I am not sure if I agree with grouping Egyptian and Sudanese as "Central" varieties, mainly because I've never seen this classification cited in literature. Could someone find a reference? — Zerida 03:09, 16 March 2008 (UTC)
I have never seen a reference for this either, but it is a fairly clear geographical grouping, as is "Arabian" and "Levantine" and "Mesopotamian". I think that the template should walk a compromise line between genetic and geographical. Perhaps the geographical groups in the template should be labelled with the headers in quotation marks--"Central", "Levantine", "Arabian", etc. (Taivo (talk) 05:45, 16 March 2008 (UTC))

The Template and the Article[edit]

The template and the article Varieties of Arabic still aren't entirely consistent. I worked on making them match, especially bringing the terminology into line with ISO 639-3, but wasn't entirely successful. I would think that the chart in the article and this template should exactly reflect one another. They don't entirely right now. (Taivo (talk) 12:23, 11 March 2008 (UTC))


Shouldn't Soqotri be in the template too? Akerbeltz (talk) 17:47, 9 February 2012 (UTC)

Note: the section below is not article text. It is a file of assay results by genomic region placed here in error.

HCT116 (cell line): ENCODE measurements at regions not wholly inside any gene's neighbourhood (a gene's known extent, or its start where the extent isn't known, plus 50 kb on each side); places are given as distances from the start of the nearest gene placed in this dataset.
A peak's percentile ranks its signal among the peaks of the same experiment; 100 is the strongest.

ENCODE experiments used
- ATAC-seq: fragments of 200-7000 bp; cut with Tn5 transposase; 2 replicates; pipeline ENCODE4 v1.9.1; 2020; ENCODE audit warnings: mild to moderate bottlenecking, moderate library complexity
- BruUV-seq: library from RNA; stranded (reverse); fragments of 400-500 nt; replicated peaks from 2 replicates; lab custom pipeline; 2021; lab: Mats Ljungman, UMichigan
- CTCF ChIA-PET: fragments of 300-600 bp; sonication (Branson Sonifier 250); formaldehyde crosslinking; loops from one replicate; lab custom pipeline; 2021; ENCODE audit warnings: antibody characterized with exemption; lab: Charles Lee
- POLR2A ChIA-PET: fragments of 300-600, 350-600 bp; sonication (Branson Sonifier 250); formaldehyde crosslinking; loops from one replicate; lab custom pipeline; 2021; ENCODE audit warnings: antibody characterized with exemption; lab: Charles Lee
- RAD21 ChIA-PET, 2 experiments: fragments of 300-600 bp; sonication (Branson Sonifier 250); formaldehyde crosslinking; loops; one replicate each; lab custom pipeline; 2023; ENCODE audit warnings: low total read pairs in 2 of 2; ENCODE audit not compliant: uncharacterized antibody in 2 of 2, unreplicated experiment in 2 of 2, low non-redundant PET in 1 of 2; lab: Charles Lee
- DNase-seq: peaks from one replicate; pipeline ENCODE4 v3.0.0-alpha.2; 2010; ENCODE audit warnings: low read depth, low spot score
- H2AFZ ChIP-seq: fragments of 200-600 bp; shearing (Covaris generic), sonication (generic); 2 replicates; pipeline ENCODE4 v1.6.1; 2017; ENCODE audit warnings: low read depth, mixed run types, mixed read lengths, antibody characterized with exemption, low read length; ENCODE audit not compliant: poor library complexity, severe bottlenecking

No. It's not Arabic. Hebrew and Aramaic would be closer. — kwami (talk) 18:30, 9 February 2012 (UTC)

Andalusian Arabic[edit]

Many scholars (such as Versteegh in his book "The Arabic Language") say that the Andalusian dialect does not fit into Maghribi or any other dialect since it developed independently from the North African dialects from a very early time. Just because the invaders were mainly North Africans doesn't entail Andalusian was a North African dialect in the same way that Egyptian, Levantine, and Mesopotamian dialects aren't classified as Arabian or Yemeni just because those were the invaders who introduced Arabic to those regions. In fact, most North Africans did not yet even speak Arabic by the time they invaded Iberia, so they did not introduce Arabic, let alone Maghribi Arabic (which would not develop for centuries) into Iberia. Siculo-Arabic (and it's descendant Maltese) are Maghribi by virtue that by the time that the Berbers brought Arabic to Sicily and Malta, the Arabic they spoke had already morphed linguistically into a separate dialect therefore Siculo-Arabic was based on this dialect, though like I said, that is not the case with the Iberian Arabic dialect (perhaps there was more than one, just like there is more than one Romance language in Iberia).